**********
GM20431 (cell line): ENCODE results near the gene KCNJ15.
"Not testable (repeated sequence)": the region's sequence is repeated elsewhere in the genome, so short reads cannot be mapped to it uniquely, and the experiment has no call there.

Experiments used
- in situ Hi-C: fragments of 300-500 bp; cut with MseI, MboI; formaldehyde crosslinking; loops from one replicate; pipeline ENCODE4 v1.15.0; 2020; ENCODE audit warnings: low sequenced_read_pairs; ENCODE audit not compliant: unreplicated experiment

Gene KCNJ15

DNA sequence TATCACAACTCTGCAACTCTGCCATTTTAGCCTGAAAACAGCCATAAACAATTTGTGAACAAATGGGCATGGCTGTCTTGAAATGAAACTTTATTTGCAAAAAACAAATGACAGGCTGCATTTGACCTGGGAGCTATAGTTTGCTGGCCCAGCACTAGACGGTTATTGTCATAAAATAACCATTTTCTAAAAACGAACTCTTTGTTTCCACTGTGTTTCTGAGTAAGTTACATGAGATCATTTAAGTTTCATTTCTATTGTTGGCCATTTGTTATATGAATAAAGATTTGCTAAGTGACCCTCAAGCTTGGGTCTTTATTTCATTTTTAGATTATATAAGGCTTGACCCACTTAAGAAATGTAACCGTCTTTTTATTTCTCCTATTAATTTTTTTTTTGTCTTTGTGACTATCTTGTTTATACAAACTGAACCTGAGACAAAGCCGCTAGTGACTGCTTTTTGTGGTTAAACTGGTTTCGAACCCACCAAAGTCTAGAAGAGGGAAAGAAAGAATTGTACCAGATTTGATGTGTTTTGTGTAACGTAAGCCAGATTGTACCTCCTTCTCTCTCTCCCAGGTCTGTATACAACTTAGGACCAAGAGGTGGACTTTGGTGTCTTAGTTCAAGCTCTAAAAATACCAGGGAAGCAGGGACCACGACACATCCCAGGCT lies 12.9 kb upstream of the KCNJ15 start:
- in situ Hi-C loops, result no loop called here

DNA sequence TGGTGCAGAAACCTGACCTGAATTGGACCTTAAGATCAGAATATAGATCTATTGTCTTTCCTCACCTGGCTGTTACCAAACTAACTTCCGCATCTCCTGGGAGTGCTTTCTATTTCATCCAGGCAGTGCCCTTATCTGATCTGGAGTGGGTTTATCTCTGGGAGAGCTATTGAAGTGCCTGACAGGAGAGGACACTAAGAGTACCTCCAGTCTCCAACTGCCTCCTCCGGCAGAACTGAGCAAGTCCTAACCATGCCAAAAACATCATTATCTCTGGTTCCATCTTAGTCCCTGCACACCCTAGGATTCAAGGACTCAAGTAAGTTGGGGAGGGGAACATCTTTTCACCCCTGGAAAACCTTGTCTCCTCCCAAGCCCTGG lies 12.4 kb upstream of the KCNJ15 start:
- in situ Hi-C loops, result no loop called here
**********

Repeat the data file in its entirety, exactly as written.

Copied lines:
GM20431 (cell line): ENCODE results near the gene KCNJ15.
"Not testable (repeated sequence)": the region's sequence is repeated elsewhere in the genome, so short reads cannot be mapped to it uniquely, and the experiment has no call there.

Experiments used
- in situ Hi-C: fragments of 300-500 bp; cut with MseI, MboI; formaldehyde crosslinking; loops from one replicate; pipeline ENCODE4 v1.15.0; 2020; ENCODE audit warnings: low sequenced_read_pairs; ENCODE audit not compliant: unreplicated experiment

Gene KCNJ15

DNA sequence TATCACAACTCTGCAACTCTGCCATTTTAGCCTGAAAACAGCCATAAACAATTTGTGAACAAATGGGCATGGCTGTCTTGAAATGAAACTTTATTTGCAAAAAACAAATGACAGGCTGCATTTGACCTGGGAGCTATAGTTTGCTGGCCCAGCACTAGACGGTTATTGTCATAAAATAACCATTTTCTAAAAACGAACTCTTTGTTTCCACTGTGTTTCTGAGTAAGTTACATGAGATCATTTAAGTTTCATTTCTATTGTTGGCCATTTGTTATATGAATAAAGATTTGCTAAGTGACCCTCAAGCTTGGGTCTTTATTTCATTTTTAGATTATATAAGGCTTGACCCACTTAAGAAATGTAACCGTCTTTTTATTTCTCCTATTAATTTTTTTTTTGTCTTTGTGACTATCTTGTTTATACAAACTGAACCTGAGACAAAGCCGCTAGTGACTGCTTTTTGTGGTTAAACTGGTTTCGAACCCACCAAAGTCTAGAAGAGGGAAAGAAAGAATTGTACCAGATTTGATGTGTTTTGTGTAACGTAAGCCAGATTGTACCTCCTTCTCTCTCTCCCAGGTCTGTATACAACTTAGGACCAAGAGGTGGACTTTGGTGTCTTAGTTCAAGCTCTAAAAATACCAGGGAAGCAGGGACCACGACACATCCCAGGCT lies 12.9 kb upstream of the KCNJ15 start:
- in situ Hi-C loops, result no loop called here

DNA sequence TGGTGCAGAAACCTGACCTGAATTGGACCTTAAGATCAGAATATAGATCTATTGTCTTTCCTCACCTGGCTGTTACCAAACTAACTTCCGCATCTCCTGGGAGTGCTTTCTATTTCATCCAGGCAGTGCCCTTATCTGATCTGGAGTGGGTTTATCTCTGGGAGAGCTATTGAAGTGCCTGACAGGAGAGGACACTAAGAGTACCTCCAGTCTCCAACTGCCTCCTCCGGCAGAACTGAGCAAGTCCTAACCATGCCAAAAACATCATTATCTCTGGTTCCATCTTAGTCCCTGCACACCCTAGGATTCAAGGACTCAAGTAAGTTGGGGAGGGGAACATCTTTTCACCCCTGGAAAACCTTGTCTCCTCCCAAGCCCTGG lies 12.4 kb upstream of the KCNJ15 start:
- in situ Hi-C loops, result no loop called here